As President Trump has made very clear, we need a strategy that protects the American economy, and indeed our way of life. The free world must triumph over this new tyranny.

Pompeo was speaking on July 23 at the presidential library of former President Richard Nixon, whose 1972 China visit heralded the re-establishment of relations between the United States and China.

It was the fourth in a series of speeches by senior members of the Trump administration setting out US policy towards China. The others were by National Security Advisor Robert O’Brien on the ideological aspects of the relationship, FBI Director Christopher Wray on espionage and Attorney General William Barr on the economics.

Pulled together by Pompeo’s, the four speeches lay out what the administration says are the massive imbalances in that relationship that have built up over decades since the Nixon visit and the Chinese Communist Party’s designs for hegemony. Or in Pompeo’s words, ‘What do the American people have to show now 50 years on from engagement with China? ‘

The consequence of ‘the hard truth’ was that;

The only way to truly change communist China is to act not on the basis of what Chinese leaders say, but how they behave. And you can see American policy responding to this conclusion. President Reagan said that he dealt with the Soviet Union on the basis of “trust but verify.” When it comes to the CCP, I say we must distrust and verify.

‘Distrust and verify’ is the new containment.

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A Bad Day For Beijing In North America

TO LITTLE SURPRISE in these febrile times for China-US relations, US Secretary of State Mike Pompeo has declared that Hong Kong has lost its autonomy from China, and thus put at risk the city’s preferential trade treatment by the United States.

Last year, the US Congress passed legislation that requires the US State Department to certify annually that the city remains autonomous. In a statement, Pompeo said:

After careful study of developments over the reporting period, I certified to Congress today that Hong Kong does not continue to warrant treatment under United States laws in the same manner as US laws were applied to Hong Kong before July 1997. No reasonable person can assert today that Hong Kong maintains a high degree of autonomy from China, given facts on the ground.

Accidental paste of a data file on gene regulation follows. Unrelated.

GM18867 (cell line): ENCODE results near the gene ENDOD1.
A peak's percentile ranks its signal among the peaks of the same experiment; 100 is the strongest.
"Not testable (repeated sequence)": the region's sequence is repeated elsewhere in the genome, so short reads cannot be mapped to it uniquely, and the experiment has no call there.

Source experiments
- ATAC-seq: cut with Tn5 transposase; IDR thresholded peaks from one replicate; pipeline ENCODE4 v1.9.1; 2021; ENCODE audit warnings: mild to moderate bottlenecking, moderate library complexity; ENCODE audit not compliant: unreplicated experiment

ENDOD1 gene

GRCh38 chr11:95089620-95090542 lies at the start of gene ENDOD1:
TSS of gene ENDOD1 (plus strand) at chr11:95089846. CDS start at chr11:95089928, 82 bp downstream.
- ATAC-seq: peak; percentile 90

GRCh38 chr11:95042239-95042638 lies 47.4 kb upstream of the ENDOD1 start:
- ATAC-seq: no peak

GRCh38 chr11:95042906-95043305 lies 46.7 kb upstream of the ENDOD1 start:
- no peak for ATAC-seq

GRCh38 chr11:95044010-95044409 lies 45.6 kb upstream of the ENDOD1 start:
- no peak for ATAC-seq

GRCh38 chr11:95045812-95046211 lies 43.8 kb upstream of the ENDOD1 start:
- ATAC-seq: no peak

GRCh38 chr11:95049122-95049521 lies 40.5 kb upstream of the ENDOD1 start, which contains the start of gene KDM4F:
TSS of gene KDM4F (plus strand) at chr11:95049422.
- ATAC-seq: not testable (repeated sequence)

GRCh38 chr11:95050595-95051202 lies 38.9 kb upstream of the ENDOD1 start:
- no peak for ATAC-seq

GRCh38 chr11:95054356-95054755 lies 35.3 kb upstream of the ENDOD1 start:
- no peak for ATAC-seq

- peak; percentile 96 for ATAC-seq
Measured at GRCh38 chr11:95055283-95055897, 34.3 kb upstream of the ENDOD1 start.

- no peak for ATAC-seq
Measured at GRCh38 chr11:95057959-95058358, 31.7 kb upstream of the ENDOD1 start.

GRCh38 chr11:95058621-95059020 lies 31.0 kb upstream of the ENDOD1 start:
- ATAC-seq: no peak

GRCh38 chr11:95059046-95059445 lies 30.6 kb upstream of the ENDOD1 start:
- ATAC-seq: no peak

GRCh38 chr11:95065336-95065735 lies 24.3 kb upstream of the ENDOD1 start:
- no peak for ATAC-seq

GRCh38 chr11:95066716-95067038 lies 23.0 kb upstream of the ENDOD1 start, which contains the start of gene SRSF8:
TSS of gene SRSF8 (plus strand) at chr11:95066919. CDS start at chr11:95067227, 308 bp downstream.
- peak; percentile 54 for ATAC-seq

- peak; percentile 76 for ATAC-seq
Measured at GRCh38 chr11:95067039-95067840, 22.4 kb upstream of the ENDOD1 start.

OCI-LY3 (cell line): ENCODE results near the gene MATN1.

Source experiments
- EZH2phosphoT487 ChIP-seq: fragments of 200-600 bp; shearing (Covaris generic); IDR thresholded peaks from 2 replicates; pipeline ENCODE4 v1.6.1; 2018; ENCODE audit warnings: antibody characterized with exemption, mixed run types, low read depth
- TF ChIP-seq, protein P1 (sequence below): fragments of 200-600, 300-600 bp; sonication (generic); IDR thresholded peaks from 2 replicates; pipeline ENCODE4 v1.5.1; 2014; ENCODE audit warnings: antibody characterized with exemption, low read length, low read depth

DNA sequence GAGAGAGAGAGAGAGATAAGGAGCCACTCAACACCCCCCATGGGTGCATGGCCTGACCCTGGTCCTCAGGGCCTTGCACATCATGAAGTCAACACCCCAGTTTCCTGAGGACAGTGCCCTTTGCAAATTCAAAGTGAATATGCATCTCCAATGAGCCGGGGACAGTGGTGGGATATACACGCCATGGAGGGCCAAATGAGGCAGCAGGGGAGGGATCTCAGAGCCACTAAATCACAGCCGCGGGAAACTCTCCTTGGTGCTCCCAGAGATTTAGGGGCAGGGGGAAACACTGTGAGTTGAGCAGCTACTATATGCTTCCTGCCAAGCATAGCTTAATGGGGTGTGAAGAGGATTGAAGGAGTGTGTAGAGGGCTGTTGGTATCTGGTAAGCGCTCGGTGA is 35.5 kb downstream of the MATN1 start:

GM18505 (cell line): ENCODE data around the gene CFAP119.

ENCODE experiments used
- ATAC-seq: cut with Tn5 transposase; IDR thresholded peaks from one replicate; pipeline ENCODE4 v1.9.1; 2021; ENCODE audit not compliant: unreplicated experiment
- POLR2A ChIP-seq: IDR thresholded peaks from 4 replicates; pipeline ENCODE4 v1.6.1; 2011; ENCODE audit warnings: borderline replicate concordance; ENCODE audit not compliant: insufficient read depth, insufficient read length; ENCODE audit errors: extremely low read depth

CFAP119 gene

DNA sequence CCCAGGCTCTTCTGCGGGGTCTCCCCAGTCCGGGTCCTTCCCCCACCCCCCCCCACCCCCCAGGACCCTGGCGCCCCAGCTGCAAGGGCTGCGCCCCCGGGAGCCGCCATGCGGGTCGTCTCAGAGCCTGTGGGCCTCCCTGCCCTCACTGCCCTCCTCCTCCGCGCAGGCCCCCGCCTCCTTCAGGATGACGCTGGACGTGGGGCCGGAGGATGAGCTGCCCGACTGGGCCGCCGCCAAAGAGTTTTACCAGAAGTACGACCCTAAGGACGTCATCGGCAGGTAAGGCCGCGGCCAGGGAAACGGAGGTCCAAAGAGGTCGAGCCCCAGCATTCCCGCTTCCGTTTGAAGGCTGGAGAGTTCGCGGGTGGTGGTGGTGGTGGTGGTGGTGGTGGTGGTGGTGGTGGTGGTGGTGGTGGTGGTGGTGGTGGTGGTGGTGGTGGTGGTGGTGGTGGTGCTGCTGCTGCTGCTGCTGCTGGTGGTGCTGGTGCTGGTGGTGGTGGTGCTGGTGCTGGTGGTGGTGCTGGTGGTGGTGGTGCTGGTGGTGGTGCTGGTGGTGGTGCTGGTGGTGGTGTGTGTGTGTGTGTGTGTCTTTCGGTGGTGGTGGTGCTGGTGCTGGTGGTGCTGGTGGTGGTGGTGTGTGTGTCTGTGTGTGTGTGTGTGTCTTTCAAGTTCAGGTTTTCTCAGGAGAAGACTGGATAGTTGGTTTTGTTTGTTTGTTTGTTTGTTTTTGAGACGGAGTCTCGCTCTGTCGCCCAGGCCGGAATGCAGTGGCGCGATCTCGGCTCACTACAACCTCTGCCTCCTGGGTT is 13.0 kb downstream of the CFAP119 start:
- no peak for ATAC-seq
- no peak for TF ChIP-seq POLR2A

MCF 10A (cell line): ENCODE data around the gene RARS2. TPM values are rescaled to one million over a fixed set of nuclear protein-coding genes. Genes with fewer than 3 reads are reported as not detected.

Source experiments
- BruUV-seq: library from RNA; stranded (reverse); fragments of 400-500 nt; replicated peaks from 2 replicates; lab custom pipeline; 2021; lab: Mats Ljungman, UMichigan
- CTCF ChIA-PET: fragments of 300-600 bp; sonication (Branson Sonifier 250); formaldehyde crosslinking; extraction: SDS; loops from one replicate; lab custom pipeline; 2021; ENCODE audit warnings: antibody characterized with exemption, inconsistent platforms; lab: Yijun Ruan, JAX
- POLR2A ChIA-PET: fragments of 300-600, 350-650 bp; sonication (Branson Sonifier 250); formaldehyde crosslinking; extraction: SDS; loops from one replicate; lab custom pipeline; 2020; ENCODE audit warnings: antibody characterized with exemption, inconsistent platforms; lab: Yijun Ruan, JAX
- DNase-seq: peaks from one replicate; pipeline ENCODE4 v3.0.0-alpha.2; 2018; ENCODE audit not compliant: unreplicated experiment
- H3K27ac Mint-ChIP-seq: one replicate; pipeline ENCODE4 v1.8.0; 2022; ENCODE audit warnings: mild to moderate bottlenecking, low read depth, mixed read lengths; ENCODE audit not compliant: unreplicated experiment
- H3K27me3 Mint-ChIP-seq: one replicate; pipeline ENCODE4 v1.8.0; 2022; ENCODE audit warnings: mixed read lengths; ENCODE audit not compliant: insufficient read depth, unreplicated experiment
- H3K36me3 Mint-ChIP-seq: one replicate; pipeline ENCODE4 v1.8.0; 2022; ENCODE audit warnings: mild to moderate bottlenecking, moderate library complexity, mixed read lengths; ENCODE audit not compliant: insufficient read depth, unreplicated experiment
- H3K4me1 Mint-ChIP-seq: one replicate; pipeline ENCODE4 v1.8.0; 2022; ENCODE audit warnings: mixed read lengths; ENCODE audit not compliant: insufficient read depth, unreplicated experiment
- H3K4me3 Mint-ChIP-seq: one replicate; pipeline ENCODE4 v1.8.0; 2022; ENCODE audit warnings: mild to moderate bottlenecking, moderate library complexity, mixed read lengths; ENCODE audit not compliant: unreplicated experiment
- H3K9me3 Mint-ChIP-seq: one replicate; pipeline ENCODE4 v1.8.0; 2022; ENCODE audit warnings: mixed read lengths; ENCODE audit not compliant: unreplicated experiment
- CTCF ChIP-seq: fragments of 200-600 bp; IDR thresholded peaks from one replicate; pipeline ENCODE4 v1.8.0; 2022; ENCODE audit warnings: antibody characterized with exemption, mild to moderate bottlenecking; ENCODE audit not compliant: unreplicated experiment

The statement comes hard on the heels of Beijing’s announced intention to write a new national security law into Hong Kong’s Basic Law, an intent that has brought hundreds of Hongkonger’s onto the streets in protest. There, they have been met with tear gas, pepper spray and police baton charges.

The State Department announcement paves the way for a range of punitive options for the Trump administration, from asset freezes and travel restrictions for top officials to US President Donald Trump’s favoured sanction of tariffs on Hong Kong exports. The president has promised an indication by week’s end of what he will do.

Foreign ministry spokesman Zhao Lijian has repeated the standard line that the national security law for Hong Kong is an internal affair for which it will brook no foreign interference, and warned that “if anyone insists on harming China’s interests, China is determined to take all necessary countermeasures”.

As this Bystander has noted previously, commerce and capital are going to have to choose sides over Hong Kong.

Meng Wenzhou

Meanwhile, the British Colombia Supreme Court in Vancouver has ruled that an extradition request by Washington for Meng Wanzhou, Huawei Technologies’ chief financial officer and the daughter of the company’s founder, can proceed. Meng faces fraud charges in the United States in connection with alleged violations of US sanctions against Iran.

This is far from the end of the matter. A hearing is scheduled for next month on whether Canadian officials acted lawfully while arresting Meng. Even if a Canadian court eventually recommends extradition, which has already cast a dark shadow over relations between Beijing and Ottawa, it will be Canada’s federal justice minister who will take the ultimate decision whether or not to hand Meng over for trial in the United States.

Update: On May 28, the National People’s Congress formally approved the proposal for Beijing to impose a national security law on Hong Kong,